Survey highlights issues with Australian dermatologist isotretinoin prescribing

Prescription of isotretinoin by Australian dermatologists diverges from international guidelines in starting dose, dose increments and weaning practices.

An online survey of 118 respondents from 654 dermatologists found most (61.2%) initiated low-dose isotretinoin with 10 or 20 mg per day.

“This does not conform to the weight-based dosing regimen adopted in UK, USA and EU guidelines but is in line with the ACD which allows for daily dose be based on response and adverse effects,” the study said.

The survey, reported in Clinical and Experimental Dermatology, said most prescriptions (85.3%) had dose increases during treatment.

“Of these, 38.1% commenced with 10-20 mg per day and increased after 4 weeks as tolerated, without consideration to weight. Only 2.1% increased from 0.5mg/kg to 1mg/kg after 4 weeks in line in USA guidelines. Both UK and USA guidelines suggest treatment duration be guided by reaching a cumulative dose between 120-150mg/kg.”

The survey also found more than half of respondents (54.4%) determined treatment endpoint was being clear of active acne for 2 months.

“UK guidelines noted that the evidence for treatment endpoint based on sustained skin clearance is scarce, but included it in the guidelines based on clinical experience. It has been prioritised as a future research area,” the investigators said.

The survey said isotretinoin was weaned by 25.2% of respondents once treatment endpoint had been reached.

“After ceasing treatment, 26.6% recommended maintenance treatment with 61.3% using a topical retinoid and 12.9% cosmeceuticals.”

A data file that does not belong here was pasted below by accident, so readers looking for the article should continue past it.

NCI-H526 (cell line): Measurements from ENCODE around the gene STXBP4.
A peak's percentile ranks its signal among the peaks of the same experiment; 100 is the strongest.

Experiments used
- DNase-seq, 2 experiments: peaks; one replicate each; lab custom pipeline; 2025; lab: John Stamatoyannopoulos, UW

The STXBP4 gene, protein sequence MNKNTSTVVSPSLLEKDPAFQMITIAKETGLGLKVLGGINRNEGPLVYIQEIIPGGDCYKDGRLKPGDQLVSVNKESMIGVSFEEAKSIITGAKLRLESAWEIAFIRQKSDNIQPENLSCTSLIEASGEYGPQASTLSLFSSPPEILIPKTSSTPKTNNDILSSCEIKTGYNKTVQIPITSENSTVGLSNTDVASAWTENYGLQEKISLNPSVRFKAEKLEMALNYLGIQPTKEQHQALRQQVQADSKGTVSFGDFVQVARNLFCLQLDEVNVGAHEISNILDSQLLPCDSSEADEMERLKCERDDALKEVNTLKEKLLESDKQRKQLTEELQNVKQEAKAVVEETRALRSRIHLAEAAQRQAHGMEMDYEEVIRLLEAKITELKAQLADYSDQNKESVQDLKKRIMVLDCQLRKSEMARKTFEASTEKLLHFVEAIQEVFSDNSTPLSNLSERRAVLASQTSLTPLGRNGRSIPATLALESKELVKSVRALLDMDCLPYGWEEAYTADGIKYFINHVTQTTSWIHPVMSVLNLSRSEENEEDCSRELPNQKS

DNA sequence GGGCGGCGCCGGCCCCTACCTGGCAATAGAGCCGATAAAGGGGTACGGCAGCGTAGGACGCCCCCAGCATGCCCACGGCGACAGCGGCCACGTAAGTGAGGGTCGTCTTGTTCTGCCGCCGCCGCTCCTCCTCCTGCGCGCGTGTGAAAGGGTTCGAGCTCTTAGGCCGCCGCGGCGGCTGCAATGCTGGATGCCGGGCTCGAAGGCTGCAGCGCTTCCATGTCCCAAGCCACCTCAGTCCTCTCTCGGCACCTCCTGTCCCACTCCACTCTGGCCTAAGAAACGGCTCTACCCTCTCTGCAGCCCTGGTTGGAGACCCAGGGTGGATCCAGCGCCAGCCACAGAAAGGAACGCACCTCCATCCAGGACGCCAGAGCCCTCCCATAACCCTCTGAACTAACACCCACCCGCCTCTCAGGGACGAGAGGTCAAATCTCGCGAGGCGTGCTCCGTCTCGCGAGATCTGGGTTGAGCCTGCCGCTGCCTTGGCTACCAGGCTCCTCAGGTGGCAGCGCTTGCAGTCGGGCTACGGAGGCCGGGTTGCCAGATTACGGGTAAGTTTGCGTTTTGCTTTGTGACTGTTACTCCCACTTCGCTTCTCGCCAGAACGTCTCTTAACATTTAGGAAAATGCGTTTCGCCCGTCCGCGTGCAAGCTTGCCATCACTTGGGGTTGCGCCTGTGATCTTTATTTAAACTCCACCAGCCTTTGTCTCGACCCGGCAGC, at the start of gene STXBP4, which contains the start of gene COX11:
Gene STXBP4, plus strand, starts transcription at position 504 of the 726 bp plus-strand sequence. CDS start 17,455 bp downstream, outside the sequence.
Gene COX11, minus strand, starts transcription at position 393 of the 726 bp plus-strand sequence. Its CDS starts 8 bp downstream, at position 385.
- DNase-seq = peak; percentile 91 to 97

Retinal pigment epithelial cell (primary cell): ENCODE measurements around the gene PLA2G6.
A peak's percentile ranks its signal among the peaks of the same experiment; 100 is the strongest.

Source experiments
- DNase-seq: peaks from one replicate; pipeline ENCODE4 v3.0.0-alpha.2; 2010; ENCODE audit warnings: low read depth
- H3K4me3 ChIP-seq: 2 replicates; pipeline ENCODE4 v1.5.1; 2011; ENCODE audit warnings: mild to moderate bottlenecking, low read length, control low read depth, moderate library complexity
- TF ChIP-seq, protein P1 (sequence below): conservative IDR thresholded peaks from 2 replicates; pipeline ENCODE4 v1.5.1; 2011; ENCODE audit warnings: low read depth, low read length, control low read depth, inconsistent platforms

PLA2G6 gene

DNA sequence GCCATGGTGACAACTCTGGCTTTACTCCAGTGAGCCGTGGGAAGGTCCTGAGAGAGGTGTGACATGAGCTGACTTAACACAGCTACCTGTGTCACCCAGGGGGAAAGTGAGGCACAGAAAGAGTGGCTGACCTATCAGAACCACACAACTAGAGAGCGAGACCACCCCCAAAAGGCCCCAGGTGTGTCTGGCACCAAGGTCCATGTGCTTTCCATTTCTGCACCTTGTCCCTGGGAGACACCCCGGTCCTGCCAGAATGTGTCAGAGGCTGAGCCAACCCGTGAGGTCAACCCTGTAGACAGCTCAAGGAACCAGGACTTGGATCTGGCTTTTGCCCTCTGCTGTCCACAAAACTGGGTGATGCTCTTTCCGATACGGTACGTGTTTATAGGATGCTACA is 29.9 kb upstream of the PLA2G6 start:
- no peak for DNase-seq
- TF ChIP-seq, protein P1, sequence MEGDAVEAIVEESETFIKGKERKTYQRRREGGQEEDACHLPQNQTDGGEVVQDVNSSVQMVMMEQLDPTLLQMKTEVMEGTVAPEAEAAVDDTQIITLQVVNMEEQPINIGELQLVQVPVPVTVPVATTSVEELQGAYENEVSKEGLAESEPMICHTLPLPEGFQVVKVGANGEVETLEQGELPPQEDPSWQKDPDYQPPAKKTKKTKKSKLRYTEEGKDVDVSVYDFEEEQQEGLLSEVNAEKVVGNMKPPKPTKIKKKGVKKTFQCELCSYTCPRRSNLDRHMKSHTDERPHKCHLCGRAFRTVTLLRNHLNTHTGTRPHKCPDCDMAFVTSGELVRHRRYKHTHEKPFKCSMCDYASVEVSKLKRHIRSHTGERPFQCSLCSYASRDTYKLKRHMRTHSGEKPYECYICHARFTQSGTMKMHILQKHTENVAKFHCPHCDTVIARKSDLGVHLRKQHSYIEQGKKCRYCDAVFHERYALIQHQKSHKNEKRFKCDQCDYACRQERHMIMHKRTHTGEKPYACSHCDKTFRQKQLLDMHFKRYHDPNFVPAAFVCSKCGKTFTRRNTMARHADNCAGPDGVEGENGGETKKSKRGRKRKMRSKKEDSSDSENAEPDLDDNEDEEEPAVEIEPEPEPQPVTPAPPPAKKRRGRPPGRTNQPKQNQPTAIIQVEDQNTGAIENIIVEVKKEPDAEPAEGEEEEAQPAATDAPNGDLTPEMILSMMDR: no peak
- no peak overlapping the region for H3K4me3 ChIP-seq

The survey found baseline and monitoring investigations were consistent with international guidelines.

The survey also revealed that 91% of dermatologists did not consider a prior or current history of depression a contraindication to treatment.

This was despite mood change being the most common adverse event leading to premature cessation of treatment and the fact that the ACD position statement recommends clinical assessment of the mental health of patients prior to isotretinoin prescription.

“The results suggest discordance between perception of isotretinoin causing mood change and the available evidence.”

“Further research is required to build the evidence base to support dosing, treatment duration and endpoint, and thresholds for ceasing due to mental health concerns,” the researchers said.

Commenting on the findings, Dr Jo-Ann See from Central Sydney Dermatology, said most dermatologists were well informed and prescribing was now a lot more individual.

Dr See, co-chair of All About Acne, said starting on a low dose and titrating according to response was appropriate.

She said weight-based dosing can have issues.

“I can have a 50 kg female and an 80 kg male and the response is individually variable so that the woman might be able to take more.”

She agreed that skin clearance should be the treatment endpoint noting that many patients could still have acne at the end of a six-month course.

“That more than a quarter of respondents offered maintenance treatment speaks to the fact that acne is a chronic disease, can last a long time and can be retriggered.”

Dr See added that most dermatologists would ask about a past history of depression but given the idiosyncratic nature of mood change as an adverse effect with isotretinoin, it might not necessarily stop them prescribing.

“It might be a flag to start low and slow,” she said.

She said it was disappointing that only 18% of dermatologists returned the survey.

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